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Tuesday, September 13, 2011

Listening HAM Bands On Shortwave Radio

Few days back responding to my request in Facebook a great and worldwide respected Dxer from South Asia Mr. Victor Goonetilleke wrote this very useful article on listening HAM bands via SW radio. With prior permission from the writer I am publishing it here for the greater interest of DX community. (Curtsey: Indian DXing Corporation Forum in Facebook)


Was it Prithiviraj who wanted to know about listening to the radio hams? Just a few points. Much information is available if you just click, Amateur Radio, HF Amateur Bands etc. I am limiting myself to Short Wave or HF High freqs here. These days to listen to Radio Hams-I will use hams instead of Amateurs as its shorter to type!-you need a receiver with can tune LSB/USB. The most active bands for a beginner SWL, is to try between 7100-7200(40m.b.) 14000-14350 and 21100-21450 kHz. On 7 MHz band switch to LSB(Lower Side Band) position of your receiver and 14 MHz and above USB and slowly tune up and down. 

When you hear a signal, initially it sounds garbled-like ducks quacking!!, slowly tune moving very slightly up and down till the signal starts to get clear-we call it demodulating SSB(single side band).
Radio Hams will not announce their country often. It is in their Call Letters(Call signs). A call sign has a prefix and suffix. i.e VU2JOS Jose Jacob's call, the prefix is VU2 and in there is the country code VU-India and JOS is his personal part- the suffix. I am 4S7VK- 4S=Sri Lanka. Download a list of country prefixes and you are in business. Like the WRTH there is a Call Book or on the net a site QRZ.Com. When you go to it there is a small window to type in the call sign and then hit enter- then that hams details will pop up. Just try it.

Radio Hams use nothing more than a 1 kW or 2 maximum. Usually the average common power is about 100 watts which is equal to about 100kW in the Broadcasting field. So the telescopic whip might not get you more than a few signals. Adding a wire outside helps, but a dipole for the particular band even 15 feet off the ground makes a huge difference. For receiving you don't have to match it unlike for transmitting. The internet will give you dimensions, designs etc.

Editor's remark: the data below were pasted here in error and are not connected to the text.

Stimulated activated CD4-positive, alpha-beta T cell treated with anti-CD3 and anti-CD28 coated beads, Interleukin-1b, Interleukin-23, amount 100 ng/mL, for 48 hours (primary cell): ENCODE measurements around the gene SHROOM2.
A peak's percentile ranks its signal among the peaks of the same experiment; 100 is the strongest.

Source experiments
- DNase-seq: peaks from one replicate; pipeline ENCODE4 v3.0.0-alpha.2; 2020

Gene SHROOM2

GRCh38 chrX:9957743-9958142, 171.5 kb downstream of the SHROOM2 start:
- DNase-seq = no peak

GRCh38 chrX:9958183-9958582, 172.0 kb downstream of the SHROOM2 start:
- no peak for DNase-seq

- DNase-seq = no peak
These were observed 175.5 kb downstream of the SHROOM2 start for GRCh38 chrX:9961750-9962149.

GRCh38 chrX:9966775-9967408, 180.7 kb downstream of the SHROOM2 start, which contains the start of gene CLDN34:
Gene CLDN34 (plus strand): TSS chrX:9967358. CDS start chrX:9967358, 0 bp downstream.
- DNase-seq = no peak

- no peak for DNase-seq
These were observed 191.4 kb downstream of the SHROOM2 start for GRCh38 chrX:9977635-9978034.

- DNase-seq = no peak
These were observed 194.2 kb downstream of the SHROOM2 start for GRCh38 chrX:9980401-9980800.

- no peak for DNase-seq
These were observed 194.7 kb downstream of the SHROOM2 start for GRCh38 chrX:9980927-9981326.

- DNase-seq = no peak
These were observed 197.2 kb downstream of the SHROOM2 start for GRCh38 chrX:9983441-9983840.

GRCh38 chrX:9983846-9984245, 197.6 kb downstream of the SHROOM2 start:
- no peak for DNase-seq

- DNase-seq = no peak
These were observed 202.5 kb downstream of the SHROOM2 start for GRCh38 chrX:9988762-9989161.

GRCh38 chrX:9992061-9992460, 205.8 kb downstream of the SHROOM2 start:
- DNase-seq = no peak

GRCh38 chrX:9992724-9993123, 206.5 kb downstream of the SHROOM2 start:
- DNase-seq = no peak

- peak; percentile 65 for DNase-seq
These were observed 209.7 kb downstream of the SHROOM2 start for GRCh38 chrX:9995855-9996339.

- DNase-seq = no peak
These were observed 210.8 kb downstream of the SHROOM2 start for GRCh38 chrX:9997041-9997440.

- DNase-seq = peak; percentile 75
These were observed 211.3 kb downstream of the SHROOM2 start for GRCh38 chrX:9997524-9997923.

QSL cards-almost every ham has a QSL card and most will send you a QSL card if you send a reception report. Usually you might send an IRC or self addressed envelope with some return postage. Local hams will be happy to send his/her card, just enclose a SASE as a mark of respect.

Best time to listen is in the morning on 7 MHz and evenings on 7, 14 and 21 MHz. Sri Lankan hams use 7060 between 7.30 a.m. and 8.15 a.m. There is an Indian net on 7080 starting at 7.00 a.m. Anyway just tune around and you will get the hang of it.
When two or three hams talk they will use their call signs and of course address them by a short name, the first name usually. The one who is about to turn over (as he finishes talking,) to the other, will first give the call of the person who is going to pick up and the person just finishing will give his callsign last. i.e I will say VU2JOS to take it and my call sign 4S7VK. When Jose picks up the microphone from me, he will say Roger 4S7VK, VU2JOS returning.. or something like that. Just try it and sooner than later you will get the hang of it.

73 Good luck with SWLing the Radio Amateurs. de 4S7VK.

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